Eventual Consistency

Automatic Host Discovery with Fabric and Boto

Over at Swayy our server infrastructure is hosted on Amazon's AWS.

We use EC2 instances that can roughly be divided into 3 roles - DB, Web and Worker servers. We generally use Fabric to manage and deploy to these servers, which means we must maintain a roledef for each of our environments. A roledef, in Fabric, is a simple mapping between a role (say "db") and an array of hostnames.

It's a clever mechanism for deployment, but since it is essentially a directory - it also means that we need to update it when we add or tear down nodes. Even though this is not necessarily a bad idea, and it does follow Python's "Explicit is better than implicit" approach, dealing with a large number of nodes gets tedious.

While looking for more of a "convention over configuration" approach we came up with a little helper class of our own. It uses the Boto library (which is a Python wrapper around the AWS API) to dynamically fetch the list of EC2 servers and generate a roledef using a set of regular expressions. This is perhaps better explained with an example.

Here is what our roledefs look like now:

production_roledef = {
    "db": "swayy-prod-db\d+",
    "web": "swayy-prod-web\d+",
    "worker": "swayy-prod-worker\d+",
    "python": "swayy-prod-(web|worker)\d+",  # Will match all web and worker servers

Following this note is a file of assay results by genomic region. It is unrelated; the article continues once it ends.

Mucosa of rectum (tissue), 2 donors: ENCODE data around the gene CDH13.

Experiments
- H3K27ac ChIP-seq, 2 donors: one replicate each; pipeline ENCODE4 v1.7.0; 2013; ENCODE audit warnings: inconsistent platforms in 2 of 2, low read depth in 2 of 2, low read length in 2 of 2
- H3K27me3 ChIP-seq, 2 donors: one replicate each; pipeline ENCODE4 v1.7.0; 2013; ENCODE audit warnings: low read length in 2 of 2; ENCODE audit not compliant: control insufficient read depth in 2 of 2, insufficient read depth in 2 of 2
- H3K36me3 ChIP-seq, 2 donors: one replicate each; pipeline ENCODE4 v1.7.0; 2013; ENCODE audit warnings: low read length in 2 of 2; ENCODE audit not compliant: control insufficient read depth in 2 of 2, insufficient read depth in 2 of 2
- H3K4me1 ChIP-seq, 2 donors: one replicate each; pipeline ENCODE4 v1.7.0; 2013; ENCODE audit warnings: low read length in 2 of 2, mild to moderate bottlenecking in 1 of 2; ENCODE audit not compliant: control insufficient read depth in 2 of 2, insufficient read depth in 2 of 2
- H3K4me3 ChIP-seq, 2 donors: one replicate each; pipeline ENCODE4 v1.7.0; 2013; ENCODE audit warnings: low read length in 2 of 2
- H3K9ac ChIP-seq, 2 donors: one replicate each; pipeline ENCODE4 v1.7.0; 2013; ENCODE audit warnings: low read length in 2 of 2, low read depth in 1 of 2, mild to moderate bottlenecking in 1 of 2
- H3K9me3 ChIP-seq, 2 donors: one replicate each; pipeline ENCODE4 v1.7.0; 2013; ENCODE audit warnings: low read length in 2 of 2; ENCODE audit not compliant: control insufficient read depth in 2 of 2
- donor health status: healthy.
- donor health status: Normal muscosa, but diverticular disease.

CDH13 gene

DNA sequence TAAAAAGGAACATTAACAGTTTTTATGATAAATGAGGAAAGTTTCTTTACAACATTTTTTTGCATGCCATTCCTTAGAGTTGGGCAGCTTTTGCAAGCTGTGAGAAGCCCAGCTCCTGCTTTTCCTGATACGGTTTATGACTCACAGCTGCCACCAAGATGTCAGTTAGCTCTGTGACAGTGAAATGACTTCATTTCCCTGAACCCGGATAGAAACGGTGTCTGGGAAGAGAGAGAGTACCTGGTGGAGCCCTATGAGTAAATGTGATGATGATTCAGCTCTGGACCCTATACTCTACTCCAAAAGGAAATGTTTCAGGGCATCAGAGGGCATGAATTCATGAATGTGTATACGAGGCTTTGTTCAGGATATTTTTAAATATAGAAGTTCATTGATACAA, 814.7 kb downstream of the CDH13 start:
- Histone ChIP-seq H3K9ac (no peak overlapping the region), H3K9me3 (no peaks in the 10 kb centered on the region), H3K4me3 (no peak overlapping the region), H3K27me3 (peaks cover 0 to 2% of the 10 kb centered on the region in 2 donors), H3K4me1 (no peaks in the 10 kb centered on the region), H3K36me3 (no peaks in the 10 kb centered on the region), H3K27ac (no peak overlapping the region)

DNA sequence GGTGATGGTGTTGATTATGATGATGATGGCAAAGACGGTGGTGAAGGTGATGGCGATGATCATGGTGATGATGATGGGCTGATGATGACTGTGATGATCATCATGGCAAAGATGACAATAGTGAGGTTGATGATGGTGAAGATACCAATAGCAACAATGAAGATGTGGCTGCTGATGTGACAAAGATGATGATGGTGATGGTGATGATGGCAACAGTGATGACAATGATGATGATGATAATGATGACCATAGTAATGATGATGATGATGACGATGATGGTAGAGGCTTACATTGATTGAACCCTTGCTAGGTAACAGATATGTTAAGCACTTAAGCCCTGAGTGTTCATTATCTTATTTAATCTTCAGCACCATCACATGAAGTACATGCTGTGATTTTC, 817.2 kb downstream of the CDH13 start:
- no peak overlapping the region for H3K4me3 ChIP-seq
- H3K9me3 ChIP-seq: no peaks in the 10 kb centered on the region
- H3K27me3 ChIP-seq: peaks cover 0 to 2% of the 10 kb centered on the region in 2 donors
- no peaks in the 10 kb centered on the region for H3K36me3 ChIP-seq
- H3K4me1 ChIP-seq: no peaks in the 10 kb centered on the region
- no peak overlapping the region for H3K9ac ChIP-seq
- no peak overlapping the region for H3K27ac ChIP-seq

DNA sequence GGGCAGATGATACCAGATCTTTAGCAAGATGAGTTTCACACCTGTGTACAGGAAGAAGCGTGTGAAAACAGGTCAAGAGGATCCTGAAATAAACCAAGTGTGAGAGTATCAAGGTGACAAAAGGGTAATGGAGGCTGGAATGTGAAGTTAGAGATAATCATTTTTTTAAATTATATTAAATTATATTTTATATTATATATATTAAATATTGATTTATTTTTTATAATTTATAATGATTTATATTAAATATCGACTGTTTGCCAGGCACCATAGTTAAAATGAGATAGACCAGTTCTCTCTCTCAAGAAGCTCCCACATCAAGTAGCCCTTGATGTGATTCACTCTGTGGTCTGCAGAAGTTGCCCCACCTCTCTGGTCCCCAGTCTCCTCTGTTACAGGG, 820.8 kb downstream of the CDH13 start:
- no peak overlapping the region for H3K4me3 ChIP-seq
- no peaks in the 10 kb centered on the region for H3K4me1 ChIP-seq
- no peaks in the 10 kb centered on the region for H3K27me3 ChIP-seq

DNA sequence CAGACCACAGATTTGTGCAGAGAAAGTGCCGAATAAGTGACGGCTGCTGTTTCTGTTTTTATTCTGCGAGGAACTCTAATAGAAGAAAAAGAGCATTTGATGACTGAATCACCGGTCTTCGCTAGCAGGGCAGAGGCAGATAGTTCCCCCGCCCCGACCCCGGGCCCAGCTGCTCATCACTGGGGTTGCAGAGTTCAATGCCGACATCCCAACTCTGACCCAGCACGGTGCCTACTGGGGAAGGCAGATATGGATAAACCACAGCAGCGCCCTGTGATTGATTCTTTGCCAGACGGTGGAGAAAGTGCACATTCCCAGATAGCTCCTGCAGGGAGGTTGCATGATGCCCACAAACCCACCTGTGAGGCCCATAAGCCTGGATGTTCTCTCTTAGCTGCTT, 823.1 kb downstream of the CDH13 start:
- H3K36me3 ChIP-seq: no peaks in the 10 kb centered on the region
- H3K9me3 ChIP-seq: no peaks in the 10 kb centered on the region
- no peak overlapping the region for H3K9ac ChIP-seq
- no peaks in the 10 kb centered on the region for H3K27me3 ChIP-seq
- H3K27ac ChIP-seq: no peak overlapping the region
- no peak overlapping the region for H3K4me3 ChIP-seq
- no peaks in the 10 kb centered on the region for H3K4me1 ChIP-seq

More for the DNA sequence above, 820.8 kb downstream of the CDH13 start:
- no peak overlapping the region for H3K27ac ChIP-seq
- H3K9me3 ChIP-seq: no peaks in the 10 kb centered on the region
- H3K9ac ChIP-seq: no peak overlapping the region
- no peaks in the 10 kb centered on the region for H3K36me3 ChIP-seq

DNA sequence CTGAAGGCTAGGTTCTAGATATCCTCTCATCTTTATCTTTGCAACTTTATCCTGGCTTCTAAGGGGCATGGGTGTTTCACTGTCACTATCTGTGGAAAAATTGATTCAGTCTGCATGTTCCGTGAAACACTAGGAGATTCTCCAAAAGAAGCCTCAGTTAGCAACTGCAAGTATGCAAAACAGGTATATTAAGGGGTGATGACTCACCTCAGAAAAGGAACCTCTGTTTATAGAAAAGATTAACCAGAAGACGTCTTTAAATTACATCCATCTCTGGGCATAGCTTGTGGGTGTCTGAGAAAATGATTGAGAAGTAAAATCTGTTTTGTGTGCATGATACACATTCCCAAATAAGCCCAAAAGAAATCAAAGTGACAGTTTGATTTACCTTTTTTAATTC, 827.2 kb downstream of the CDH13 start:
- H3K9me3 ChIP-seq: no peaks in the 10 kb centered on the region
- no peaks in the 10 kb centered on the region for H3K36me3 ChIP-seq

"all": "swayy-prod-.*"  # Will match ALL production servers
}

Our helper class takes this roledef as input and dynamically generates a "real" roledef usable by Fabric by querying the AWS API and retrieving the public DNS record for hosts whose logical name matches the regular expression.

This approach is definitely not for everyone, since it is somewhat implicit (and requires you to double check yourself when naming a new EC2 host). But for us it has proved rather useful since it means we don't have to change actual code (fabfile.py) whenever we add a new node.

The code is available in gist form here - feel free to improve and change it to your liking - as it is very basic at the moment.


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Hi, I'm Oz Katz

I am a co-founder and CTO over at Swayy.

I usually write about software development using Python, JavaScript and other awesome, open source tools.

Feel free to reach out on Twitter, or contact me using the links at the bottom of the page.